To oven dry the herb salts, I spread them on baking sheets and put them in the oven at 170 degrees with the oven door slightly open.  It is important to keep the door open for proper air circulation and to make sure the oven doesn't get above 200 degrees, otherwise the herbs will cook instead of drying.  Every 30 minutes, I removed the herbs from the oven and stirred them up to make sure they were evenly drying.  The baking sheets that had thinly spread salts on them took about one hour total to dry, while the sheets that had a lot of herbs took about two to three hours to dry.  The process worked well, however, I wonder if letting the herbs dry out naturally or in a food dehydrator would keep them more flavorful.  I’ll have to try another method next time to compare the difference.

I then packaged the salts in 4-oz. glass jars that I purchased online and labeled with chalk labels.  The salts should keep for 9-12 months and can be used to flavor a wide variety of dishes, including poultry, red meat, fish, cooked vegetables, and salads.  I hope my friends and family enjoy my homemade gifts!

Tuesday, December 23, 2014

Fall Fruit - Satsuma & Strawberries

This fall, I tried out some new fruit plants in the garden that I haven't gotten around to blogging about yet.

First was a new citrus tree that I planted in the new garden beds - an Arctic Frost Hardy Satsuma.  It's fruit is about the size of a tangerine, but tastes a bit sweeter.  One of the great characteristics of this satsuma is that it is one of the most cold-hardy citrus trees, being able to withstand temperature drops to 12 degrees Fahrenheit.  It is also drought tolerant - a must for my Texas garden, and it is also an evergreen.  The tree will reach 10-12 feet tall and 10 feet wide in the ground, and about half that in containers.

I ended up harvesting about eight fruit off the small tree this year in early November.  The fruit had a mild sweet/tartness and about two to three seeds per fruit.  I'm looking forward to a more mature plant and larger harvest next year.

This year was also my first go at planting strawberries.  I didn't have any room in my veggie beds at the time to get them in the ground, so I tried container planting.  I'm not sure what variety I planted, but the fruit were very petite.  I ended up only getting a few fruit off the plant before our temperatures dipped and the plant stopped flowering.  I wonder if the plants will make it through the winter and produce more for me in the spring.

A big, red, ripe strawberry...

Sunday, December 21, 2014

One Gardener's Trash...

…is another gardener’s treasure.  My friend and fellow garden blogger Melissa of Dirt & Wine was recently doing some landscaping and re-arranging of plants in her garden and ended up with an excess climbing rose that she needed to get rid of.  Being the great friend I am – I volunteered to help her out ;-)  It is always a thrill to get plants from your friends’ or neighbors gardens, and this was no exception.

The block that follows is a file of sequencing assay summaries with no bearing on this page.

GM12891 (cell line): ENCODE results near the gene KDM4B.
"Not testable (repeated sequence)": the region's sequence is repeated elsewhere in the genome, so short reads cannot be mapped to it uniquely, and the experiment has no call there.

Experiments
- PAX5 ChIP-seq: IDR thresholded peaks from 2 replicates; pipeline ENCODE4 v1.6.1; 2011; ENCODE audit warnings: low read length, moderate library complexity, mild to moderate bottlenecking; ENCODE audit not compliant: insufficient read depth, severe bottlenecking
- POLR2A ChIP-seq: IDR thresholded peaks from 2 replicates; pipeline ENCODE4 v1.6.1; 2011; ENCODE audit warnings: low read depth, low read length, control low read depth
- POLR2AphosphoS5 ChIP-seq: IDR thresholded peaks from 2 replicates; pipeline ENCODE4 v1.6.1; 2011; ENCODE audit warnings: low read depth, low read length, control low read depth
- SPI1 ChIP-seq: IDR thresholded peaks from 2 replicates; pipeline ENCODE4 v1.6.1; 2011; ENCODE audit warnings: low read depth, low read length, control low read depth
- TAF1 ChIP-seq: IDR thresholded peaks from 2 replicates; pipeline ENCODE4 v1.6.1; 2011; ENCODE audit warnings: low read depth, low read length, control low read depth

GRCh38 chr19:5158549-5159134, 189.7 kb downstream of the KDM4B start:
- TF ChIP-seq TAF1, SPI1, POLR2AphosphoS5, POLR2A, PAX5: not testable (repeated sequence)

I placed the rose in one of my new backyard garden beds, where it will be able to climb up the side of the house once I get a trellis in place.  I amended the soil with some special rose soil from Natural Gardener, along with some compost and watered it in well.  I am very new to rose gardening, so I’m not sure what the best care is for transplanted (or established) roses, so I’m still trying to find out how much and what type of fertilizing would be best for my new garden addition.  I’m open to any recommendations my fellow garden community rose experts – so bring on your tips and tricks!

The rose came with Melissa’s recently purchased home, so she does not know what type of rose it is.  She did send some pictures along so I can get an idea of what it will hopefully look like in the spring, assuming it survives the transplanting.  Does anyone know what variety it may be?  It looks very similar to my current climbing rose bush, but I guess we’ll see in the spring if they are the same or not.

I was given the rose that is on the left.  Thanks again, Melissa, for my lovely new climbing rose!

Saturday, December 20, 2014

Holiday Amaryllis & Paperwhites

It has become a tradition of mine to force amaryllis and paperwhite bulbs each fall for beautiful indoor blooms for the holidays.

How to force amaryllis bulbs indoors:
  1. Mix a little bit of water in with potting soil so the soil is slightly damp but not wet to the touch
  2. Place the amaryllis bulb in the dampened soil, making sure the neck of the bulb (top 1-2 inches of round part of the bulb) is above the soil line
  3. Place near a window that receives indirect sunlight and stays around 65 degrees
  4. Wait 3-4 weeks for blooms, watering only lightly when the soil becomes completely dry.

How to force paperwhites:
  1. Place bulbs in containers atop stones, gravel, or glass marbles or pebbles.  I like placing mine in a tall, clear wide vase because it is interesting to see the root systems develop through the planting medium and is also easy to tell how much water is in the container.
  2. Anchor bulbs in place by placing another ½ inch to inch of stones on top of the bulbs so they don’t move